The chapter classifies the existing continuum theories of ideal-surface adhesion within the gradient theory of adhesion. Ideal surface herein means a defect-free surface, the deformed state of which is entirely defined by the displacement vector and its first (distortion) derivatives as well as its second (curvature) derivatives. Ideal surfaces have such kinematic variables as noncombined deformations and rotations. The classification is based on a formal quadratic form of potential surface energy, which comprises contracting the first-rank tensors (adhesive-force theory), second-rank tensors (adhesive-stress theory), and third-rank tensors (theory of adhesive couple stresses). To interpret the physical sense of the summands in the quadratic form of the potential-energy surface density, this research uses a rather common method of dividing the elastic solid into an internal solid plus a surface layer (adhesive, contact, boundary, or inter-phase layer). The formal structure of the adhesion-energy surface density is compared to the structure of the thickness-averaged potential energy of a selected 3D layer. The chapter establishes the most general structure of adhesive-moduli tensors for the surfaces of classical elastic solids. The adhesive modules specific to the surfaces of a solid in gradient elasticity theories are identified.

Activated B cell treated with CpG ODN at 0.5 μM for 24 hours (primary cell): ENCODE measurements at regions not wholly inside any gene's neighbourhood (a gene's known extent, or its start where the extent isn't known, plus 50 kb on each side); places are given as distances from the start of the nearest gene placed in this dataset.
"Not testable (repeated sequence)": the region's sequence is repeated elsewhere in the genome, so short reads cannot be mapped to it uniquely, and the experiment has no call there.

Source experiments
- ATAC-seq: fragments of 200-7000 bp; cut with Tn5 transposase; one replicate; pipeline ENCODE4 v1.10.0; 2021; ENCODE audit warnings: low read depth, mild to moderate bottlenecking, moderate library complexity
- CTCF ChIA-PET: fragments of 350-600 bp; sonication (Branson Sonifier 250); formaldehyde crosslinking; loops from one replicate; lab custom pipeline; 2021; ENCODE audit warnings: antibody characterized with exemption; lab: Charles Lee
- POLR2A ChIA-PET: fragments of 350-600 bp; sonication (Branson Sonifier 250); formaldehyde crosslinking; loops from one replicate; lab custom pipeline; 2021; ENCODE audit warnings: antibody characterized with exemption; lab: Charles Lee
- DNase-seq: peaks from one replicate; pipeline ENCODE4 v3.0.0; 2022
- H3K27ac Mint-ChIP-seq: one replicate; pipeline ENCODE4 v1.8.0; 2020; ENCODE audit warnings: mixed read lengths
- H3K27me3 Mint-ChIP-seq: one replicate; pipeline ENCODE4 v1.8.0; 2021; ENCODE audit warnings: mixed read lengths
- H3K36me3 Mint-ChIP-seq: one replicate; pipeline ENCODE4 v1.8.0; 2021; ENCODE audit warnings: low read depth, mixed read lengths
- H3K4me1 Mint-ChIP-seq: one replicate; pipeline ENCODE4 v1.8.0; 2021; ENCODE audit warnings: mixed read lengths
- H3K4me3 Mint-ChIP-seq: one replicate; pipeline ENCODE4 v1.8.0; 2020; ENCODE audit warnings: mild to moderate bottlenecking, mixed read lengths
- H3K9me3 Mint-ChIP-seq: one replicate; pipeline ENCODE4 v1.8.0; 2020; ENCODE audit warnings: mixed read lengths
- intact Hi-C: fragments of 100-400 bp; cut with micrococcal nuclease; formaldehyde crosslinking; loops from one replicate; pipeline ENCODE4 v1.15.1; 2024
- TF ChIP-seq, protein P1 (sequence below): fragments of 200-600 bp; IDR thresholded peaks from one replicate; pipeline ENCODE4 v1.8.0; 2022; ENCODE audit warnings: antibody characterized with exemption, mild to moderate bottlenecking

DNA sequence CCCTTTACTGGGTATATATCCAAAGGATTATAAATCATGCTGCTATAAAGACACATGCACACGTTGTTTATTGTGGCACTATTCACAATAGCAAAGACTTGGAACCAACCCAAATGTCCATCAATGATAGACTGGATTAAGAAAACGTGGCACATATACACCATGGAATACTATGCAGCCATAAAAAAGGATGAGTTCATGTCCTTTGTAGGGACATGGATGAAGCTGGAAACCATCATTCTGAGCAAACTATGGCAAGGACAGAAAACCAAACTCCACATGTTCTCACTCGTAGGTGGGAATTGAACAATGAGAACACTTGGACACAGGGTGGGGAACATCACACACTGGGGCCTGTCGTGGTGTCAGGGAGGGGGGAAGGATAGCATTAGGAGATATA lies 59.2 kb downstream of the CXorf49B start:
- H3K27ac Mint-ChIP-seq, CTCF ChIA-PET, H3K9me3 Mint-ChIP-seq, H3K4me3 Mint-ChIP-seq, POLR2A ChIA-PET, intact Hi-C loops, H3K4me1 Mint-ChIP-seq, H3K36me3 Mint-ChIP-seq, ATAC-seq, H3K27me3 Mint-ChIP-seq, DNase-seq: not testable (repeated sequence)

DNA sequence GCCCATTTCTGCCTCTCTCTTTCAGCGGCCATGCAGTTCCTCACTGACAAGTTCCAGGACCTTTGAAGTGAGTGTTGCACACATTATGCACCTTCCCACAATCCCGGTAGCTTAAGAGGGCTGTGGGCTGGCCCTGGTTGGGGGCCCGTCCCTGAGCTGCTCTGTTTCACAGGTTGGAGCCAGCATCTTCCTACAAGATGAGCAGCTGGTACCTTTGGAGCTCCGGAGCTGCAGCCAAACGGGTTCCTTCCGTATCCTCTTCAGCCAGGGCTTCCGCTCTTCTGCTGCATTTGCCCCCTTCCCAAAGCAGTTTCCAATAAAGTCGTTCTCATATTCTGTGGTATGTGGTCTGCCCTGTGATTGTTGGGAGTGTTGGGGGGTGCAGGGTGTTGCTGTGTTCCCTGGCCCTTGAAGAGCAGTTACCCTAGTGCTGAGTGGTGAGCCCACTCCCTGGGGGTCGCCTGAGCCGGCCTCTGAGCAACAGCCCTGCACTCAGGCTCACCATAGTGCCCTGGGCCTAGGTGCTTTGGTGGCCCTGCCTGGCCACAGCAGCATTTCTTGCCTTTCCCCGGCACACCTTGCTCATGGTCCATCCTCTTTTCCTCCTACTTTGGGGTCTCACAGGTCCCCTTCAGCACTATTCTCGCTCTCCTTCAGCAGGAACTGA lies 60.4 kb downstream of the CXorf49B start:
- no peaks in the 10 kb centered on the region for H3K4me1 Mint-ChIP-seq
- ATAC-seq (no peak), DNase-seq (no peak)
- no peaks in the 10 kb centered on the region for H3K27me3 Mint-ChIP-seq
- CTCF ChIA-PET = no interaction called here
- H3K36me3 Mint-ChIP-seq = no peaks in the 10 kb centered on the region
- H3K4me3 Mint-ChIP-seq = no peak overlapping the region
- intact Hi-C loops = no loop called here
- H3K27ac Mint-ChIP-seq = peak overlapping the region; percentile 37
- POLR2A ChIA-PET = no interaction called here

- continuum adhesion theories
- adhesive moduli
- adhesive interaction
- scale effects
- nonclassical physical parameters
Recent investigations of adhesive properties of surfaces and interfaces in deformable solids, in the mechanics of heterogeneous structures, and in the mechanics of composites are developed in various publications and analyzed in detail [1, 2, 3, 4, 5, 6, 7, 8, 9, 10]. The first adhesion continuum theories were developed in the framework of the classical theory of elasticity [1, 2, 11, 12, 13, 14].
The adhesion theories listed above determined the adhesion properties of ideal (defect-free) surfaces. Further generalization of the theory of adhesion on the surface of defective media is given in [16, 17, 18, 19, 20].